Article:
Asian persimmons should be packed for market when the cultivar's full color has developed. The nonastringent cultivars can be shipped and eaten while still a little firm, but they are still prone to bruising. The astringent types are marketed while firm because by the time they are full-ripe and nonastringent, they often need to be eaten with a spoon. So, careful handling is the rule.

Direct Marketing Ideas. Because only folks with a rural background are likely to have had any exposure to American persimmons—and many of those will have had a bad experience (probably initiated by an older sibling or someone else "in the know" who convinced the person to bite into one as a practical joke)—the challenge and opportunity will exist to introduce a clientele to something new that can be extremely delicious and nutritious. Perhaps signage that translates the Latin genus name would be a good start: "Diospyros = Food of the Gods!"

Another marketing idea helpful for all kinds of direct-marketed crops is to provide recipes and other ideas for their use.

American persimmons, most often gathered from the wild, do sometimes show up at farmers markets in their climatic range in autumn (Lehman, 2010 and author's personal experience), so persimmons do have at least some minor commercial appeal already.

Relatively small amounts of frozen and canned pulp do get sold (go to for sources and ideas on processing the persimmons). Jerry Lehman and other persimmon aficionados in the Midwest are leading the way to commercialization of the American persimmon and held a conference in Terre Haute, Indiana, in 2002 to that end. The information from that conference and much more about persimmons appears at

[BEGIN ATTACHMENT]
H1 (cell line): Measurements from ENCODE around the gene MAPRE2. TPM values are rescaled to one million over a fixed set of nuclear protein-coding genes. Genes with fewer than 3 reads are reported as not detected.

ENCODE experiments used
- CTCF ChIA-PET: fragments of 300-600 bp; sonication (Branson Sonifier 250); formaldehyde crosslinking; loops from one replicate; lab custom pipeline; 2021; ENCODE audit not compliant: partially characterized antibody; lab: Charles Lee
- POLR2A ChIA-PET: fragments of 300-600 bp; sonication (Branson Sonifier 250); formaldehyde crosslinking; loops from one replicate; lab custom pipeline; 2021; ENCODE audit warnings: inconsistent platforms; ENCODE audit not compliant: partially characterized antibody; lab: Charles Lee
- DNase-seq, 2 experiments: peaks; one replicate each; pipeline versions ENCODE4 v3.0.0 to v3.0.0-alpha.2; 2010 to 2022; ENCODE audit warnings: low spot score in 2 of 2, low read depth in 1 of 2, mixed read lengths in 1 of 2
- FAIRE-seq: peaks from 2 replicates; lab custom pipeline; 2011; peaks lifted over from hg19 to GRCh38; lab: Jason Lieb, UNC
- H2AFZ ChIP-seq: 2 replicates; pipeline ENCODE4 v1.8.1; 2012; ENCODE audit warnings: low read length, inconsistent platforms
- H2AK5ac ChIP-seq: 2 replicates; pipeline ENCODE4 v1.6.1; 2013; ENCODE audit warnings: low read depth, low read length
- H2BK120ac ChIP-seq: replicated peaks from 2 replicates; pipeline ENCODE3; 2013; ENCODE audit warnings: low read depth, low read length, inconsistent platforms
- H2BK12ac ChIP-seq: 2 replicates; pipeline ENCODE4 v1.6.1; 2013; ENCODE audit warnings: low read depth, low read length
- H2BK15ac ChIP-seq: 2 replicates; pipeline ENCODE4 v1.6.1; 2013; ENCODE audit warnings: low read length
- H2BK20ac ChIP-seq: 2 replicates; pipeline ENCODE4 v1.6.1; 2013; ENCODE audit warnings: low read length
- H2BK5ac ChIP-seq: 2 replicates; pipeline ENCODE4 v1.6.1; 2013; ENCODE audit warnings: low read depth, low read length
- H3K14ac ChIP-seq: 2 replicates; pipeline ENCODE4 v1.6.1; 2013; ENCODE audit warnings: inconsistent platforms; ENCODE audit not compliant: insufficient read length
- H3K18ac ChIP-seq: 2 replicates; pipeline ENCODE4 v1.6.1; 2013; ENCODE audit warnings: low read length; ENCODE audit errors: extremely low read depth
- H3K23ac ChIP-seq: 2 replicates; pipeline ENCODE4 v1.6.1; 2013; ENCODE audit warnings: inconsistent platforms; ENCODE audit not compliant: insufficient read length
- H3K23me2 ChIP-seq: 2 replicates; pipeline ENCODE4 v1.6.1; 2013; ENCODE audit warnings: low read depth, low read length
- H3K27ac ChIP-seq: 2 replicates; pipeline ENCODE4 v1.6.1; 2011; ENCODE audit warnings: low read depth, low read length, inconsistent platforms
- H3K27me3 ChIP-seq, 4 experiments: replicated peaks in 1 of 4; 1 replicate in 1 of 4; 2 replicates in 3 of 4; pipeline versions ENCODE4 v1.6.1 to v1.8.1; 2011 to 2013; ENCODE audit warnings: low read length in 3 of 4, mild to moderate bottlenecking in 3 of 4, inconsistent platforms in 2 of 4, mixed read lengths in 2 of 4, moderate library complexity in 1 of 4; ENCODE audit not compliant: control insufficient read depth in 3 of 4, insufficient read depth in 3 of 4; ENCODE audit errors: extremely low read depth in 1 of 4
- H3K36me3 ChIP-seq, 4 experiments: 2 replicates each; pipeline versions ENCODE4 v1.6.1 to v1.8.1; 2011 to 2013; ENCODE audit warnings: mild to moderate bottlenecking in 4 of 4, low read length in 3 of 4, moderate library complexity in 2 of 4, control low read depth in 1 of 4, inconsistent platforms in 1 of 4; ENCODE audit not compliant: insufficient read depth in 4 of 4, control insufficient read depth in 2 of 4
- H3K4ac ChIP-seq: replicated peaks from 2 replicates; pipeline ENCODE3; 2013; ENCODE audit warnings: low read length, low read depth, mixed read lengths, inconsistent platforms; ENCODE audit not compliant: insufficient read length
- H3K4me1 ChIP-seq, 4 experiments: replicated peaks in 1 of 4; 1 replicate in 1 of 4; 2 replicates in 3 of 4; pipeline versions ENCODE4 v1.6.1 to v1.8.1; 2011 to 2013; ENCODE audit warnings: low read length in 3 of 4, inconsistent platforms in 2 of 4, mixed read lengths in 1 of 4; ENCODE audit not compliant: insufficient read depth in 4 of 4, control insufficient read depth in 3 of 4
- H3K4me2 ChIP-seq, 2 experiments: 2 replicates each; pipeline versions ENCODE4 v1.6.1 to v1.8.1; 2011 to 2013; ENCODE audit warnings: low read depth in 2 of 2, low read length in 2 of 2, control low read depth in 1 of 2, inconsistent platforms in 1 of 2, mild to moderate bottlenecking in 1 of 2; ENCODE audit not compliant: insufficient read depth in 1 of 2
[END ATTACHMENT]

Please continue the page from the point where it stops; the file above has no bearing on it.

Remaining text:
Another source for marketing ideas is the Mitchell Persimmon Festival in Mitchell, Indiana, which boasts persimmon competition and more.

Commercial Possibilities for Asian Persimmon Culture Outside California. Up to the present, commercial Asian persimmon culture has been almost exclusively a California enterprise, but growing conditions in much of the Deep South should be conducive to Asian persimmons, and the widespread survival and success of Asian persimmons as dooryard trees is at least partial proof of that. The upper- and mid-South regions are probably too risky for commercial production, as the Asian persimmon can be killed to the roots by temperatures near 0 degrees Fahrenheit and suffer significant damage any time temperatures dip below 20 degrees Fahrenheit.